This invention comprises acrylic composites that can be extruded into thin sheets, which are thermoformable , have high heat resistance and resistance to staining. Acrylic resins useful in the present invention are not specially limited as long as they include a cross-linkable component and can be formed into an acrylic solid surface material. Examples of useful acrylic resins include various kinds of conventional acrylic monomers, acrylic oligomers, vinyl monomers for copolymerization other than acrylic monomers, or oligomers. As the acrylic monomer, (meth)acrylic ester is preferred. Examples of (meth)acrylic ester include methyl (meth)acrylic ester, ethyl(meth)acrylic ester, butyl (meth)acrylic ester, 2-ethylhexyl (meth)acrylic ester, and benzyl (meth)acrylic ester. The acrylic resin has an epoxy functionality provided by copolymerization of the acrylic component with from about 8 to 35% by weight of glycidyl methacrylate, preferably from 10 to 20% by weight of glycidyl methacrylate, based on the weight of the acrylic resin.

The acrylic polymer matrix is crosslinked using a straight or branched chain, aliphatic dicarboxylic acid such as adipic, pimelic,suberic, azelaic, sebacic, undecanoic, and 1,12-dodecandioic acid in an amount from about 7 to 15% by weight of the acrylic polymer. Also useful are anhydrides of the acids such as decanedicarboxylic acid anhydride.

The ingredients are mixed at a low temperature to prevent cross linking, for example on a roll mill at temperatures from 75° to 140° C., extruded and thereafter cross linked at temperatures of 170° to 210° C. As just described cross linking can be accomplished by heating the reactants to a temperature above about 170° C. or by the addition of a small amount of a catalyst to speed up the reaction such as dibutyltin dilaurate or methyltriphenylphosphonium bromide in amounts from 0.05 to 1% by weight of the total mixture. Fillers useful in the present invention include, for example, calcium carbonate, barium sulfate, aluminum oxide, magnesium hydroxide, kaolin, or decorative agents, as a list that is not exhaustive and not intended to limit the invention. Fillers can be present in effective amounts from as low as about 20% by weight to about 75% by weight. Preferably, amounts from 30 to 60% by weight are used.

It is known to include in solid surface materials other additives such as pigments, dyes, flame retardant agents, parting agents, fluidizing agents, viscosity control agents, curing agents, antioxidants, toughening agents and color inhibitors. Additives to provide simulated granite are disclosed in U.S. Pat. No. 4,085,246.

Solid surface materials of this invention can be prepared by a continuous extrusion process using a multi-feeder twin-screw extruder equipped with vacuum and a sheet die of proper dimensions. The extruded sheets can be directly transferred either onto a double belt press or into an oven for curing. Light pressure may be needed for maintaining sheet gauge or profile during curing. The resulting solid surface material is thermoformable, i.e. reshapeable under controlled conditions of temperature and force which is useful in building product applications.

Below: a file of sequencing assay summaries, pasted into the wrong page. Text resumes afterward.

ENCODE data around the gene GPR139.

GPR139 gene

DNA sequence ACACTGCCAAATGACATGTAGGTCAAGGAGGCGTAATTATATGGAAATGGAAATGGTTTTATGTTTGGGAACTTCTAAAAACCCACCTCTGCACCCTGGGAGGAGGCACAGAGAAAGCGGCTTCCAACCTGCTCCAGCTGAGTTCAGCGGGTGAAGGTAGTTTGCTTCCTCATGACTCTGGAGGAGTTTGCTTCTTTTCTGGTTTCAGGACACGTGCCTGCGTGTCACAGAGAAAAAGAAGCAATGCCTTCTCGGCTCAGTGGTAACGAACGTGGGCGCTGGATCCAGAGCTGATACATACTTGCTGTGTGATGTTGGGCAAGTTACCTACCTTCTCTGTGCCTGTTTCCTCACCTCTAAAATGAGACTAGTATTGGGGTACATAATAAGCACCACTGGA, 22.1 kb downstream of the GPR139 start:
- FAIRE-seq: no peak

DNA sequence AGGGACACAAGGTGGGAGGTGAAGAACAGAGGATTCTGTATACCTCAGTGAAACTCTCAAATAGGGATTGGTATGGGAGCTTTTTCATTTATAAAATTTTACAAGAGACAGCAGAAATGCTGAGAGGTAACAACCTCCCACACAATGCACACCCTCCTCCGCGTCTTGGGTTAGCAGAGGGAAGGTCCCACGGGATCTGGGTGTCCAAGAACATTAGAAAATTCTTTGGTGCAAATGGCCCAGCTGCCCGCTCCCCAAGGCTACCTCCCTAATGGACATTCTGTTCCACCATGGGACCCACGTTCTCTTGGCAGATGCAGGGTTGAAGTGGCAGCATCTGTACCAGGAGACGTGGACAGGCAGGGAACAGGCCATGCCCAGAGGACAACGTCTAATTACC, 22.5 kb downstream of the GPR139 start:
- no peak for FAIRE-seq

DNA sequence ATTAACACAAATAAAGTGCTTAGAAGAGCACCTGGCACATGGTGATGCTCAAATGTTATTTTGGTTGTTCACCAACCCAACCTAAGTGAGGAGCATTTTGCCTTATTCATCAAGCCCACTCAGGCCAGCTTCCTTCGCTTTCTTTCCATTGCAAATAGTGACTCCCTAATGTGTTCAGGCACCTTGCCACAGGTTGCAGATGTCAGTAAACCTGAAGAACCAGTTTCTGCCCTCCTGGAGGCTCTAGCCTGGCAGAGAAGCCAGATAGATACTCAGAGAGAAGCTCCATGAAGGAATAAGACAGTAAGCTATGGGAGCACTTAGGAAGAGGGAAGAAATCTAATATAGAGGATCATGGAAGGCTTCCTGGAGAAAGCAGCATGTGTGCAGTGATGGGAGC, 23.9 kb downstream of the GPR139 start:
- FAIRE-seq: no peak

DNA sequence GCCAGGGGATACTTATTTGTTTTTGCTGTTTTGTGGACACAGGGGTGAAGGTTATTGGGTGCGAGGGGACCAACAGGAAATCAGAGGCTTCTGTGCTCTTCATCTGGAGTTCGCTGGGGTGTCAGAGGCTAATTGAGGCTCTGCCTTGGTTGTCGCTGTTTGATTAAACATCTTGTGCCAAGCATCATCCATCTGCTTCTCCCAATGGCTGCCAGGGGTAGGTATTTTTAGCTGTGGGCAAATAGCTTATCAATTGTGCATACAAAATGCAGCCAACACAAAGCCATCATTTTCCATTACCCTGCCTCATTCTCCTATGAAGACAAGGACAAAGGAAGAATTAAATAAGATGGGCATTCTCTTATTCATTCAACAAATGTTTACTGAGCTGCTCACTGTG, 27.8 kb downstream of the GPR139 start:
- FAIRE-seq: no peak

Heat Resistance Test Method

Heat resistance is determined by a “hot block test”. A metal block (a 800 g stainless steel cylinder of 2 inches (5.08 cm) diameter and 1⅞ inches (4.76 cm) height is heated with and internal cartridge heater and its temperature is controlled by a temperature controller. In the Examples below thin samples (thickness less than ¼ inch (0.6 cm) are laminated onto ¾ inch (1.9 cm) particle boards before the test. The metal block, which is heated to and maintained at a desired temperature (±2° C.), is placed on a sample surface for 5 minutes. The sample surface is then inspected for any visible (qualitative) change with an unaided eye. If a tested surface with a subtle surface change can still be refinished to the original look using light sanding, the sample is considered “Pass” at the test temperature.

Additional features of the invention are illustrated by the following Examples, in which parts and percentages are by weight unless otherwise indicated.

EXAMPLES 1-15

Acrylic composites having compositions specified in Table 1 which follows were prepared by compounding the resins, fillers and additives on a 2 inch (5.08 cm) two-roll (can be various dimensions) mill at temperatures between 75 and 140° C. The particular temperature was selected so that no crosslinking reaction would take place within the processing time frame. The compounded materials were placed in a press at 170-210° C. for the crosslinking reaction.